It’s similar to the success forged by recent tightly structured Kings clubs, though while Los Angeles was winning lower-scoring games in the Darryl Sutter era, they also claimed a pair of Stanley Cups, whereas the 1974-75 teams, like other Kings teams in other eras, failed to capitalize when presented with an opportunity to strike and were upset in a Preliminary Round playoff series by the Toronto Maple Leafs.

But there was an identity on those Pulford-coached teams to a level that hadn’t been associated with the club before. For the first time, teams weren’t coming to Los Angeles for a two-day break in the schedule.

“It was like a little vacation for the teams back East coming in,” Vachon said of the organization’s earlier days. “The Rangers and Boston and Montreal, all of these teams, they were coming in, having a good time, picking up two points and go home. I think back in ’74-’75 when we had that team, all of a sudden the teams coming in here had a hard time winning and it was a little different, I think that’s when the whole thing changed, back in the middle of the 70’s.”

The success led to gains in the box office and a growing and passionate fan base that all of a sudden had tasted moderate success and had reason for optimism. Even though dips in attendance continued and the team sunk back into quite a few middling seasons up until Gretzky’s tenure in Los Angeles, the Forum, like many buildings in the prior generation of NHL hockey, did a good job of keeping the energy and noise inside the building like a pressure cooker.

“There’s always been a passion at a Kings game that you don’t really get at any other events in LA,” Robitaille said. “Kings fans are very passionate and it almost feels like everyone that comes into a Kings game, it seems to spread, they get that passion, and I think that’s one of the reasons the Kings have been around this whole time.”

When Robitaille burst onto the scene with a 45-goal rookie season in 1986-87, he took notice of the potential of the market.

“When I came to LA before Gretzky to use as an example in ’86, people used to tell me ‘you’re in a non-hockey market and it’s not really good’ and I remember thinking, ‘our crowd, a sellout crowd in the forum was 16,005 exactly,’ he recalled. “And I remember we used to average, I think it was like 13,800 and something, and I remember thinking ‘man, we’re almost sold-out every game, like why are they saying it’s not a good market?’ I remember thinking that, thinking we’re 2,000 fans away from selling out every game, and then my second year after we started winning after Christmas, we were selling out every game and everybody was excited, you know, and obviously getting Gretzky after that just turned the whole page around.”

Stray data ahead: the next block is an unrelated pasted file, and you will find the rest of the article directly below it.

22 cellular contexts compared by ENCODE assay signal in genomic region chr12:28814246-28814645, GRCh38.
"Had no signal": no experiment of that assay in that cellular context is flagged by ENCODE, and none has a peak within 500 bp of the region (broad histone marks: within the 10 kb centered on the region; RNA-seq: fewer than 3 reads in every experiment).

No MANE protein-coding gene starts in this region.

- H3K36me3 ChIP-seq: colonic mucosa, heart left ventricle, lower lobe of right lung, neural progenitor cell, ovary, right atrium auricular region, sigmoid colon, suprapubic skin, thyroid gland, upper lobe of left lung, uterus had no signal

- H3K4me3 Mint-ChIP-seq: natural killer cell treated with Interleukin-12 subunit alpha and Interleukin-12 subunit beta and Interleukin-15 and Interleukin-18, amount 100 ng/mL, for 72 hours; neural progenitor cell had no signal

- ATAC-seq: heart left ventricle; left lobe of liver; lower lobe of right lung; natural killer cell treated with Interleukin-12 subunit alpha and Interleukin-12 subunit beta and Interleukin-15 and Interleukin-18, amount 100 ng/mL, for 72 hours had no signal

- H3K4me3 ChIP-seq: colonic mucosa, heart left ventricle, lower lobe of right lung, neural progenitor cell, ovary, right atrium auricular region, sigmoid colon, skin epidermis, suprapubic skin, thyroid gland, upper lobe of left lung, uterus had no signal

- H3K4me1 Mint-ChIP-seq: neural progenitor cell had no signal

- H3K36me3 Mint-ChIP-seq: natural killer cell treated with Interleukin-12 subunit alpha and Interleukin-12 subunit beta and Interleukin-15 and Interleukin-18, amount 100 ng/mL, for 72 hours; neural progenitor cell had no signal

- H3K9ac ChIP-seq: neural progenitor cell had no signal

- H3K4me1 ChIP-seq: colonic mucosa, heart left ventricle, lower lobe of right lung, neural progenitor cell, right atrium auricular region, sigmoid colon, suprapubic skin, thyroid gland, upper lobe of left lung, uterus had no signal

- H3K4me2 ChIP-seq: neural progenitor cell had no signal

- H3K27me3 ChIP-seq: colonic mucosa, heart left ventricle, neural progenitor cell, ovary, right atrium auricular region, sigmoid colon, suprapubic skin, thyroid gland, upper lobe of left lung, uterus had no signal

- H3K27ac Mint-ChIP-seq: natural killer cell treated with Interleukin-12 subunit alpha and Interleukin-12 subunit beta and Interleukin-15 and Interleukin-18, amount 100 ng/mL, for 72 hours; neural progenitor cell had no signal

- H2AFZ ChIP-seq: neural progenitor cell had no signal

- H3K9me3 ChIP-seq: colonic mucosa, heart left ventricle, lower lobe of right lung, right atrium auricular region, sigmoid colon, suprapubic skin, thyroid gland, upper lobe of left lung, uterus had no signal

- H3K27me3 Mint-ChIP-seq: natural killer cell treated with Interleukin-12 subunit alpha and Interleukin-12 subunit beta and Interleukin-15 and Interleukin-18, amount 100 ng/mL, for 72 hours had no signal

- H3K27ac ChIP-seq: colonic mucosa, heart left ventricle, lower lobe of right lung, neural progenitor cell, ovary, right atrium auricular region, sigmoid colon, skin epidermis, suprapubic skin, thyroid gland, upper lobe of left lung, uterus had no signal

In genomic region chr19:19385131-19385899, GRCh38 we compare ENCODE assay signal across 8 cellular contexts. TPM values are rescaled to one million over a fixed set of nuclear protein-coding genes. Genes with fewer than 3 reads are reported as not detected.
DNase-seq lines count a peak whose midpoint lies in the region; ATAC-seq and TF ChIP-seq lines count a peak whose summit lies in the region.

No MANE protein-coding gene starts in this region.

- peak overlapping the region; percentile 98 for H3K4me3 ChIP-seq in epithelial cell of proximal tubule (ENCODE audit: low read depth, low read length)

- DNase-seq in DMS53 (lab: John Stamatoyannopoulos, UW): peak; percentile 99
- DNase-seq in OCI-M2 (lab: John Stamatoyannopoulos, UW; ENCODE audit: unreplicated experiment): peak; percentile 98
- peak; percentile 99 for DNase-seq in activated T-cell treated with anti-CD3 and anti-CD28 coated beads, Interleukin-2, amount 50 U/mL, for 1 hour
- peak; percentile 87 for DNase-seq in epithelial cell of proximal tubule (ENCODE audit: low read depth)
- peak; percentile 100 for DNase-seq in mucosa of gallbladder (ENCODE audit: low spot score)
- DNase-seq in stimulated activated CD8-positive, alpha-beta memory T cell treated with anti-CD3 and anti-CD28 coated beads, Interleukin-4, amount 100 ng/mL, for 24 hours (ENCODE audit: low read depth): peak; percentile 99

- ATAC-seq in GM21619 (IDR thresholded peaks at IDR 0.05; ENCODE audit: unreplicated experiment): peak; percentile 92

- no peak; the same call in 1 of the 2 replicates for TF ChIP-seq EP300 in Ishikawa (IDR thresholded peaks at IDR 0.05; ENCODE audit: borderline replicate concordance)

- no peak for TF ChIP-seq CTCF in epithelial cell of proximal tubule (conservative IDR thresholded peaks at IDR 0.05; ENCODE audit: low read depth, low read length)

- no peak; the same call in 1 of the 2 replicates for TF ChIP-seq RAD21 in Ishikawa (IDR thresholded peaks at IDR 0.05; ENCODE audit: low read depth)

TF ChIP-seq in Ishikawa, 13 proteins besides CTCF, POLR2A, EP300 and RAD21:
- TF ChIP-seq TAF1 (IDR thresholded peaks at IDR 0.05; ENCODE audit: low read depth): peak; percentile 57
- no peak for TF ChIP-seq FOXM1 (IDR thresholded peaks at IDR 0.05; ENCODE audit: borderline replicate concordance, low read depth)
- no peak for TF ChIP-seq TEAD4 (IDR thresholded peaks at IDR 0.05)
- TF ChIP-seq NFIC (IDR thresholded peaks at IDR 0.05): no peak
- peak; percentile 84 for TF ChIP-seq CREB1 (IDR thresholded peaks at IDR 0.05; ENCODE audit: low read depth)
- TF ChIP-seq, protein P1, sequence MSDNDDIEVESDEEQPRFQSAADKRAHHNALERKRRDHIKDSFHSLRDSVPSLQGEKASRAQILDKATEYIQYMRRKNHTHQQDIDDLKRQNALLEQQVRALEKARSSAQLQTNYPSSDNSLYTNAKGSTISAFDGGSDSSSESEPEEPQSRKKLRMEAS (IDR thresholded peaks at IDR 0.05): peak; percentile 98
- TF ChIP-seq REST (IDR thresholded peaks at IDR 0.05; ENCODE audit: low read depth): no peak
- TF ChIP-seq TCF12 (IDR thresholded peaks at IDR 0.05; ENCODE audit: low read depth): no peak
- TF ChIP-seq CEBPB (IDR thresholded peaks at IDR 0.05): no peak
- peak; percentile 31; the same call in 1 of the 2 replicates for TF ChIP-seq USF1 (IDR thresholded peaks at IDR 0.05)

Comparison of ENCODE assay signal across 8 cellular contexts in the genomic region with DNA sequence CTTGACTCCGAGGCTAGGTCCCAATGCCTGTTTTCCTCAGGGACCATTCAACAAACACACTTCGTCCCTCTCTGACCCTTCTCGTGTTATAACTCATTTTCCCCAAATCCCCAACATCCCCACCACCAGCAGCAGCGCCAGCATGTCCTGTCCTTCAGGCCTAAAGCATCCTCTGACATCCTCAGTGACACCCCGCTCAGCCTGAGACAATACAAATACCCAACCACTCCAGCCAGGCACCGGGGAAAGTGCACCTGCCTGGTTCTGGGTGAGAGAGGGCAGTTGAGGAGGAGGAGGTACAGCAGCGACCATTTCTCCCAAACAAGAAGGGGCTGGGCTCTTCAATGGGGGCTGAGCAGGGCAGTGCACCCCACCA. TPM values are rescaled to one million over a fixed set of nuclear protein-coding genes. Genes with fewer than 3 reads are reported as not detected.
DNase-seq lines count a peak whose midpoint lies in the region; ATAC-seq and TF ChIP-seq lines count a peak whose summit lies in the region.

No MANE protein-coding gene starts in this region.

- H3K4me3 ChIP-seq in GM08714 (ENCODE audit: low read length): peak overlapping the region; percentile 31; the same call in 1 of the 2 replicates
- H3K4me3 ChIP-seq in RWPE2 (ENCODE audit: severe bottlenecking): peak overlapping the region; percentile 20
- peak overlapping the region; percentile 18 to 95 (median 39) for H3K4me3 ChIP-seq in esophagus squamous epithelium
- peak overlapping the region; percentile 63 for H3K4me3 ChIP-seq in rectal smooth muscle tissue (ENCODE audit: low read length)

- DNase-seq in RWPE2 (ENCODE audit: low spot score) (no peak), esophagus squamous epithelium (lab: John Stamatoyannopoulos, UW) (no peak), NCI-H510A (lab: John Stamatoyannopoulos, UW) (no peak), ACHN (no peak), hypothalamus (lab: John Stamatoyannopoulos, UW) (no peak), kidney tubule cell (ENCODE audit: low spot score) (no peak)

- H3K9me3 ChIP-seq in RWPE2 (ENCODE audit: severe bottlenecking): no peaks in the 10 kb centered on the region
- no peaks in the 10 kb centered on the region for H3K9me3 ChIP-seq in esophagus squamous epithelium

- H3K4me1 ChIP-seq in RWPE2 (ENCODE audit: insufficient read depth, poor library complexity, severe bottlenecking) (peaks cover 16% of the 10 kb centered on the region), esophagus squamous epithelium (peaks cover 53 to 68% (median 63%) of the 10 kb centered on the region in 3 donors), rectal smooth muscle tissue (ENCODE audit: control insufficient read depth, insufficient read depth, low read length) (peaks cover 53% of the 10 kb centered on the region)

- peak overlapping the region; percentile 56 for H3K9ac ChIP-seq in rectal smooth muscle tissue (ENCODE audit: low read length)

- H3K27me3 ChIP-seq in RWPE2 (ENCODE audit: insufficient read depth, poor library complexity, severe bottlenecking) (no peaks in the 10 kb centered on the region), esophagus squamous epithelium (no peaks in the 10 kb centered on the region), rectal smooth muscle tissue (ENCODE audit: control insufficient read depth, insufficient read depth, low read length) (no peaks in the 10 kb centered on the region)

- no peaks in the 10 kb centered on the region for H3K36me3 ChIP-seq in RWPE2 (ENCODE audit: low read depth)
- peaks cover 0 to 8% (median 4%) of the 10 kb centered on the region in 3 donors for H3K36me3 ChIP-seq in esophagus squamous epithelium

Words hardly do it justice, but the captivation of hockey spurred by Gretzky’s 1988 arrival went beyond the boundaries of the team’s fanbase and spread into casual observers to the point where every single Kings game was a special event. For his eight years in Los Angeles, the city for the first time took on the reputation of a hockey market, and as the Dodgers and Lakers endured several nondescript seasons in the early 1990’s, the Kings soared to the 1993 Stanley Cup behind Robitaille’s 63-goal, 125-point season, marking the first time the team had emerged from the second round of the NHL Playoffs.

Gretzky was ultimately traded, and Vachon, Team President at the time of the trade, described the challenges of having to win immediately with Gretzky in the lineup while balancing the superstar’s impending free agent status in 1996. That plans were coming together for a new building, and the team’s desire to be competitive at the time of the eventual move also weighed into the decision, according to Vachon.

But by the time of the move into the new facility, the base of success had already been laid, and by the time that Ziggy Palffy, and eventually Dustin Brown, Anze Kopitar and Drew Doughty were electrifying crowds and lifting Stanley Cups, there had already been ample work undertaken on their behalf to solidify the city and the market as a driven and passionate, if untraditional hockey market.

“It’s great. We’re talking about 50 years, that’s a long time, and that franchise has come a long way compared to when we first started back in the 60’s and 70’s, so I think we’re very proud of what everyone has accomplished so far in the first 50 years,” Vachon said. “Hopefully I’ll be able to see the 60th and the 70th.”